Backstage With Damon Hill at the British Grand Prix
July 15, 2011
HOW OFTEN DOES A PAIR OF TICKETS LIKE THESE LAND ON YOUR DESK?
Guest of Damon Hill. The coolest pass to have around your neck. AAA. Access all areas.
I couldn’t believe my luck. OK, so I’m bragging a little. But can you blame me? Damon, as you may know, was the F1 World Champion in 1996. He’s also a great guy, an excellent skier, president of the BRDC (that’s British Racing Drivers Club to you and me) and the man who secured the British Grand Prix deal in Silverstone for 17 years in this country. The BRDC is the proud owner of Silverstone, and its clubhouse is a seriously comfortable place to spend a day at the races. Especially when the Formula 1 circus is in town for the British Grand Prix, as it was last week.
When I say comfortable, I mean it. Imagine watching the cars pass as you lounge in an armchair, or grab a drink on the roof terrace. It’s an invitation that money can’t buy, mixing with legends such as Sir Stirling Moss, Sir Jackie Stewart as well as Royalty.
Even a Red Bull, McLaren or Ferrari VIP pass won’t get you through the door on Grand Prix day. Although a face as scary as Bernie’s probably would.
Last time I met Bernie was on a Madonna di Campiglio ski holiday, for the annual jolly for the Ferrari team (by the way, if you haven’t been there you must go).
I think I’ve adequately set the scene. Back to the story.
So these tickets land on my desk, as a personal thank you from Damon. For the last two years, we’ve helped raised some sizeable sums for a charity that he is the Patron of Halow as part of the Momentum City Ski Championships, where Damon is a regular racer and party goer.
First problem: what car does one drive to the Grand Prix? My Volvo Estate wasn’t going to cut it; I didn’t want to embarrass an F1 champion. There was a time when I’d head to Silverstone, to avoid the traffic, on my Vespa, but with the company I’d be keeping, that didn’t seem like a good idea either. Luckily, my friend Dave was joining me (I had a pair of tickets, after all). His Toyota Prius is even less cool then my Vespa, but at least we were able to take the moral high ground as we rolled into the paddock next to a collection of super cars.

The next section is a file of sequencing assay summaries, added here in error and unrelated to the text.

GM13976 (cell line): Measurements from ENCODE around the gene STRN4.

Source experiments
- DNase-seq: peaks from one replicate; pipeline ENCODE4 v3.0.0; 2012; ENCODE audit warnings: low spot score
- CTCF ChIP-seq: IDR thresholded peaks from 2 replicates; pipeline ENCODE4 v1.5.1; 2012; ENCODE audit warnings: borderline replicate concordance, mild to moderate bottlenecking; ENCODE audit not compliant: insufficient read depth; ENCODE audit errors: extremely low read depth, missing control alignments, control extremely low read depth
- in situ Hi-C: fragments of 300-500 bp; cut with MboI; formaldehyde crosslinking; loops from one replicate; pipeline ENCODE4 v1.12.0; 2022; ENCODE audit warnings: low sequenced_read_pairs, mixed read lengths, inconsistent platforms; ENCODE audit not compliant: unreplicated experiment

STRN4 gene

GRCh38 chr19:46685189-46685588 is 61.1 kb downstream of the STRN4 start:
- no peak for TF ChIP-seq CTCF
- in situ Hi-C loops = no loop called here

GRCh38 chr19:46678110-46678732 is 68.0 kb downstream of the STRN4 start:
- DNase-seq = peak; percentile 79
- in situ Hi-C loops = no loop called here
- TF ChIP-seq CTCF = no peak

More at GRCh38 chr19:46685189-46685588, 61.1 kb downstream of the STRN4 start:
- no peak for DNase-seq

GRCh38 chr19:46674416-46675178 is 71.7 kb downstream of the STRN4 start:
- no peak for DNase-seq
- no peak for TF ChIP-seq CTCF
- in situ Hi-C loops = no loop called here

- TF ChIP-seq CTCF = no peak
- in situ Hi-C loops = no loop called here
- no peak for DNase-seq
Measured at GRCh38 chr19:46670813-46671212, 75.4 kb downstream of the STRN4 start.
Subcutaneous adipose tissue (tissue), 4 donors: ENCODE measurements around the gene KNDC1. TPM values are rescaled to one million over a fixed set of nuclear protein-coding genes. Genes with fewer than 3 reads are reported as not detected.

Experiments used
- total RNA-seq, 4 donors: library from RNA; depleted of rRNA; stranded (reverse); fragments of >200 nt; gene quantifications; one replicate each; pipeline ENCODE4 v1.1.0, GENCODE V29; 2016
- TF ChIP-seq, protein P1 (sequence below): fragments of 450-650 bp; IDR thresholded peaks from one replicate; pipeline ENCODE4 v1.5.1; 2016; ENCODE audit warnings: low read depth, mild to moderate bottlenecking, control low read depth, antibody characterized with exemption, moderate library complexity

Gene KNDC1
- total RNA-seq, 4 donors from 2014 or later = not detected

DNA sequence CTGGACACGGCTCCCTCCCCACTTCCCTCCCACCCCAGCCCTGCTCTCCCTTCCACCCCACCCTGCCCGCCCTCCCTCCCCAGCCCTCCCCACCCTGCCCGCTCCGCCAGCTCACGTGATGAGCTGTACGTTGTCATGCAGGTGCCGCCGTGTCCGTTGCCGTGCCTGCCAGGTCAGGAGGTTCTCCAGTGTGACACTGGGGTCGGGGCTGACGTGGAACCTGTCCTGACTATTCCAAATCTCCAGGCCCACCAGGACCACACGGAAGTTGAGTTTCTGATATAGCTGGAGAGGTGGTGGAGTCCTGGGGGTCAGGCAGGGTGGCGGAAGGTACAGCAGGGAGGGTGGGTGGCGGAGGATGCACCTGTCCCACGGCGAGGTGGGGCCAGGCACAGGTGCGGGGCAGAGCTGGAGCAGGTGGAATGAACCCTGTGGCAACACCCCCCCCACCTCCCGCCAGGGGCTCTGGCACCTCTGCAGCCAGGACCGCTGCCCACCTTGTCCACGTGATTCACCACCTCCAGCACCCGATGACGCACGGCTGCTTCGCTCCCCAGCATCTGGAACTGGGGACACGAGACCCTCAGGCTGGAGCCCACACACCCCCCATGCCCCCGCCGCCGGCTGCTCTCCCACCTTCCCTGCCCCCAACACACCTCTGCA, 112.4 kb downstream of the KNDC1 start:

Soon enough, we saw some familiar faces, like Rachel, a City Ski Champs regular in the Red Bull Garage, with Alistair Watkins, ex- FIA Press Officer, and Kenneth Clark MP. I never guessed he would be into F1. I wonder if he skis?
Kenneth used to be on the board of British American Tobacco who used to own the BAR F1 Team, which became Honda, then Brawn and now Mercedes. Confused?
Then we settled down to watch the race with Damon’s son Josh. Josh has announced that he wants to get into F1 and is in his second season of racing. He certainly has the pedigree!
A rising star and a hell of a nice guy. Look out for his name in a few years. This is an ideal time for any potential sponsor to strike a deal with him.
It was a great race, even if Prince Harry was upset to see a Spanish driver win rather than British. I was hoping to have an espresso in the Ferrari Motorhome and say hello to my friends there, who we’ve previously run events for. But race day isn’t the time to bother them. The Paddock area is where all the work goes on.
The best part of the day?
As the race ended, Damon came to pick us up and take us to the post-race party. Silverstone is a festival in all but name, with over 300,000 people who come to watch the race and party. Inevitably, our car got mobbed en route – something I have never been on the receiving end of.
Boy, do F1 fans love Damon. I’m not talking screaming teenagers surrounding the Beatles either, but full-blown grown-ups desperate for his signature and to shake his hand. Eventually, we got through and Damon headed for the stage as I filmed. The applause he got compared to anyone else (and that includes Jenson Button and Lewis Hamilton) was incredible.
I get a message on my phone. It’s the wife: “When will you be home?”
”Could be a while,” I text back, “I’m backstage with Damon Hill and Lewis Hamilton.”
And our day ends here, enjoying the Eddie Jordan band (whom I am thinking of inviting to next years Momentum Ski Festival weekend, if it doesn’t clash with the first GP of the season), mixing with F1 aristocracy and soaking up the atmosphere. We slip into our Prius and begin the journey back to London, only to get cut off by Nigel Mansel in his six-litre Mercedes. Some things never change.